The One-Cow Home Dairy
By Kim Pratt
Our home dairy utilizes both conventional and unconventional (i.e., "unheard of") dairying
concepts. We did not jump into it willy-nilly... we talked about it for a few years, read
everything we could get our hands on for another year, and then jumped into it
willy-nilly! I say that because you can only talk, read and study up to a certain point.
Eventually you have to really start doing it. That's exactly what we did.
Bessie, The Family Milk Cow
The first thing we did was look in the paper
for a cow for sale. Not finding anything, we ran a "cow wanted" ad. The first
person who called us had a nice little Jersey cow, dry but pregnant with her
3rd calf which was due in a few months. We drove out to see her and found the
skinniest, most malnourished animal we had ever seen standing knee deep in
manure in a darkened horse stall. Our book-reading had prepared us for this.
Prepared to walk away, knowing full well the ramifications, we said "we'll
It took about 2 months of generous feeding, daily brushing and attention to
bring her back. But bring her back we did and found ourselves with a beautiful,
gentle, 4-year old Jersey Cow.
While it is true that in order to get milk from a cow, she's got to have
a calf, this does not mean that she has to be bred year
after year. That is only the case if you want a continuous flow of
the maximum amount of milk your particular cow is capable of producing.
At the extreme end of the spectrum is a man who reported to get a
quart a day from his cow for 10 years without re-breeding her. Mileage
varies, according to genetics, feed and care.
On calving day here at Timber Trails Farm, there was no mistaking what was
about to take place. We had been quite worried that the calf was going to
be too large for her... Bessie had been bred to a very large beef bull (a Charolais).
Naturally Kim was home alone when the calf decided to come out. It took quite
a bit of Bessie pushing, Kim pulling to get it out all the way. Unfortunately, Bessie
had her head pointed down a hill. Therefore the calf's head was pointed up the
hill and he started choking. By the time Kim had him all cleaned up and breathing
she was covered head to toe with afterbirth. Bessie was paralized for about an hour,
unable to rise. Eventually she did get up and take care of the calf. I don't know who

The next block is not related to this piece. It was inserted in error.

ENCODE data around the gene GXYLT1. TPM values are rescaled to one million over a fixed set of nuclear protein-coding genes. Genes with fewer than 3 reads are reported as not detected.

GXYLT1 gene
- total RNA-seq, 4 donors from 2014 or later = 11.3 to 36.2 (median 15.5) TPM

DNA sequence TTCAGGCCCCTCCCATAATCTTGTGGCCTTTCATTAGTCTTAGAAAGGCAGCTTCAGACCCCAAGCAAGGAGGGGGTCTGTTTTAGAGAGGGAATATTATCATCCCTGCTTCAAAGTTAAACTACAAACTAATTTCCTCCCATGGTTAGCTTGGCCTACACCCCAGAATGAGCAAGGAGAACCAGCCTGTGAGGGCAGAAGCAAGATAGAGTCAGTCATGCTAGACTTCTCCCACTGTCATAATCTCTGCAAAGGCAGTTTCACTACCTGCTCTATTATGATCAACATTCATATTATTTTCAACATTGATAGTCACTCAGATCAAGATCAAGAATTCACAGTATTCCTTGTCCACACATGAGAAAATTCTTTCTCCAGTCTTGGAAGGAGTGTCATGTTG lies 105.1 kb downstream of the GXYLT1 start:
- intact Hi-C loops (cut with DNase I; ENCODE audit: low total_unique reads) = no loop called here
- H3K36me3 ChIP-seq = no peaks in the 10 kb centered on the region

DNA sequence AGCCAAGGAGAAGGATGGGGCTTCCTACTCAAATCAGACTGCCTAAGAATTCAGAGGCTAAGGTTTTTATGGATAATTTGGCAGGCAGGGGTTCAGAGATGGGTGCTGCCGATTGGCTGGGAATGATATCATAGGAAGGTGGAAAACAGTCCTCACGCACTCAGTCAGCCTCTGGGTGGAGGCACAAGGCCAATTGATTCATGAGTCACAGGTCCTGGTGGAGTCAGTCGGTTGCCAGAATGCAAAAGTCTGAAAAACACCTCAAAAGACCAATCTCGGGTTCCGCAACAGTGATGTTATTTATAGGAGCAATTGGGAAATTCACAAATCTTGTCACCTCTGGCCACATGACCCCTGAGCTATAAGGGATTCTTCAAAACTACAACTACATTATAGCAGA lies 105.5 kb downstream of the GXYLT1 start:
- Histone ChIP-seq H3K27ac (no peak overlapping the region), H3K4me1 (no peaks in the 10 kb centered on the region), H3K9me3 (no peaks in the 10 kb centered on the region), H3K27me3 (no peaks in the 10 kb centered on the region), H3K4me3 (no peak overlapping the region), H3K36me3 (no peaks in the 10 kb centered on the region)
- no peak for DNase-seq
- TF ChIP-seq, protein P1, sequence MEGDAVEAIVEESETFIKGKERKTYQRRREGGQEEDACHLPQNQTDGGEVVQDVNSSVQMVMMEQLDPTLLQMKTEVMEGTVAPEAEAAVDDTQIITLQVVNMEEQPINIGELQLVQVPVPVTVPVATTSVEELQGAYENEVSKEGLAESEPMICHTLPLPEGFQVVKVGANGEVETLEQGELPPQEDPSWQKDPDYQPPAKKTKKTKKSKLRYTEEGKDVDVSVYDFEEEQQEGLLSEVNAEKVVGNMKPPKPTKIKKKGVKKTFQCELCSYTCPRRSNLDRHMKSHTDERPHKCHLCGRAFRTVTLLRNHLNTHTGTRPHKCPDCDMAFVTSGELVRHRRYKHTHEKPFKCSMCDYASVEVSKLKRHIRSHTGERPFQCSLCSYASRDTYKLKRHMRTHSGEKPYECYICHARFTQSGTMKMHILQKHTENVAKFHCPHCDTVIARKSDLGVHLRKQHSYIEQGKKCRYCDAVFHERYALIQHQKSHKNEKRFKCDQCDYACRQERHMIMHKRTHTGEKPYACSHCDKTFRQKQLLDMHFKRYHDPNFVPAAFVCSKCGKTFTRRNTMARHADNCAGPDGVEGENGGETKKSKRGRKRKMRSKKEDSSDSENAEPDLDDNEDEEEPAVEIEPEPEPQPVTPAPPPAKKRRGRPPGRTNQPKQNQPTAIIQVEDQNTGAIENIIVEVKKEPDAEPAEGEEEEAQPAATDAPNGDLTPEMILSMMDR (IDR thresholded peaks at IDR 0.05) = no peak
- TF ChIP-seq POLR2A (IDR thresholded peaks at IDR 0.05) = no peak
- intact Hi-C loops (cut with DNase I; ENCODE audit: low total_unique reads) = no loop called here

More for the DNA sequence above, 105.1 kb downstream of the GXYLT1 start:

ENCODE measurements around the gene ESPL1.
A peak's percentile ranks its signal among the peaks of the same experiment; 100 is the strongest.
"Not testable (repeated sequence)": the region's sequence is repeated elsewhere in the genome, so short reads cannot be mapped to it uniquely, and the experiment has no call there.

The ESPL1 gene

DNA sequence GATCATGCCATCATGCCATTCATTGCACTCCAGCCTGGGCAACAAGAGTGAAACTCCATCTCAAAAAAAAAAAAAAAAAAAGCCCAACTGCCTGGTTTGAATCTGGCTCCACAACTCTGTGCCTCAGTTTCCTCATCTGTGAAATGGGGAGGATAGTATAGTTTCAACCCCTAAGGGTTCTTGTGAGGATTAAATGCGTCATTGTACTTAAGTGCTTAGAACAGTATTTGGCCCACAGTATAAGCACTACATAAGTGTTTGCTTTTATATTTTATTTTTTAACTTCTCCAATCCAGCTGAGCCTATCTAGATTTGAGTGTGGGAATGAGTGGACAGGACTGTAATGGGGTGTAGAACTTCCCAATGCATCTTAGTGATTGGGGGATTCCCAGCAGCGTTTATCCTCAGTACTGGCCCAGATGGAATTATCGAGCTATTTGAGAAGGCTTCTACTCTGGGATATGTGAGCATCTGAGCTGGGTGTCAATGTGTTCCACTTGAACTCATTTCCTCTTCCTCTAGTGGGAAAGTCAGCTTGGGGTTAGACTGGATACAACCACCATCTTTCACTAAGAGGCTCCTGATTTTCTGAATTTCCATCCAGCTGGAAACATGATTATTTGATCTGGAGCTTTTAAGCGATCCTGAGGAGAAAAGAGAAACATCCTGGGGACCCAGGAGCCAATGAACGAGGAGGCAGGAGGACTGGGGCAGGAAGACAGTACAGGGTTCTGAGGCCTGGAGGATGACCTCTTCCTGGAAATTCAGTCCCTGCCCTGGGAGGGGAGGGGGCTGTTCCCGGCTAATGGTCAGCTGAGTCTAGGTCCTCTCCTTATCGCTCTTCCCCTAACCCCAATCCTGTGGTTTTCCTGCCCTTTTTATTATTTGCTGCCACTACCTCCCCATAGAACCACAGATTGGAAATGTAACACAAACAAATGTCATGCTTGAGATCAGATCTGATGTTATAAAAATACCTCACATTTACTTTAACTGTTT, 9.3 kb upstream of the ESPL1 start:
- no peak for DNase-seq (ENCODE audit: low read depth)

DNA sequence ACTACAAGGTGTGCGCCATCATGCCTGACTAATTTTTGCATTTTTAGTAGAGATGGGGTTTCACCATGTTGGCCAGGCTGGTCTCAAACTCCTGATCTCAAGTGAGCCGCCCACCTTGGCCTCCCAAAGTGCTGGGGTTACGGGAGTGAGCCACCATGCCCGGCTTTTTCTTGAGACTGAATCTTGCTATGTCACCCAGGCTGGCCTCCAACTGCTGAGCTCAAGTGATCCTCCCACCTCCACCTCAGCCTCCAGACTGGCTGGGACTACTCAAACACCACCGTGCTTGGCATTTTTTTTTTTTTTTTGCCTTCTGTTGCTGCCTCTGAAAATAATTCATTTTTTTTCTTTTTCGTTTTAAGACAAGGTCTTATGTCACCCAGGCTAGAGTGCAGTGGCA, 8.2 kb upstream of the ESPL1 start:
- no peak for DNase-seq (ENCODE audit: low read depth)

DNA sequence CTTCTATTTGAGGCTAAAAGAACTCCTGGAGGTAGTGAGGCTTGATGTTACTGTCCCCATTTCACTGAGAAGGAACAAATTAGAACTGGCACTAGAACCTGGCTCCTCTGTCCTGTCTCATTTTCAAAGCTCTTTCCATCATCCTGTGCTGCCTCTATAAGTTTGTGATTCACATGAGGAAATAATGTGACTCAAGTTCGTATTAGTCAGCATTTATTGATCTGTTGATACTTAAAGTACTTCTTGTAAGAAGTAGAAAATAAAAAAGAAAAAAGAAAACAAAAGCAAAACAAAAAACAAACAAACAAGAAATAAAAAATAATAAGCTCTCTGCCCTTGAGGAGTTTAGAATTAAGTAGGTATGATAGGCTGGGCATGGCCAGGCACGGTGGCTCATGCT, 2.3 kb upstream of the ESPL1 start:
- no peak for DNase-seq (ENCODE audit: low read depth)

was more pleased, us or her.
Our plan was to not separate the two. In most dairy ventures, the calf is taken
away from the cow immediately, or within a week or two (to give the calf time
to get the life-saving colostrum). This arrangement requires that you hand
feed the calf (via bottle or bucket), and milk the cow twice a day (normally
at twelve-hour intervals). It is necessary to milk the cow "dry" (get all the
milk she has) or else she will dry up and stop producing milk altogether due
to the lack of demand.
Because we don't have a need for all the milk she can possibly give, and we
don't have the time (or desire) to hand-feed the calf, nor do we have the time
(or desire) to milk the cow twice a day, we left the calf with it's mother. We
simply take from the cow whatever is leftover at the end of the day.
Some of the other advantages of leaving the calf with the cow are:
1) if the calf is butchered at 6 months to a year, you have put very
little money into the cost of your young beef, 2) vacations are
not impossible. We have taken a night or two off milking in order
to travel different places. Because the calf is on the cow she will
not go dry!
So Bessie had her calf and her udder swelled up something awful.
When she walked she had to swing her hind legs out to
the side just to accomodate the massive bag. We left her and the calf
alone for about 2 weeks so that the calf could get all of the colostrum.
We hand-milk our cow, while she is standing in her stanchion munching
on a big pile of grain. She is happiest this way. Because the calf stays
with the cow 24-hours a day (see the calf section),
we get a variable amount of milk. For the first 2 months we got anywhere to
1 and a half to 2 gallons of milk per day. Now, with the calf about 4 months
old (and huge!) we get closer to a half gallon a day from one milking.
Update:As the calf got bigger, Bessie started giving
less and less milk. Now we milk her only once a week, on
Saturdays. Saturday morning I put the calf in a separate
stall across from Bessie and keep them apart until evening.
By then, Bessie's "bag" is swollen with milk and I get
about 2 gallons. This is enough for our family for one week.
We find this arrangement quite suitable!
After milking, the milk is taken to the dairy room (nothing special,
just an area shared with the washer, dryer and freezer) and strained
through an antique strainer fitted with a modern store-bought
We choose to pasturize our milk, even though our cow is free of diseases.
Some people don't pasturize, and it is really a personal decision. Be sure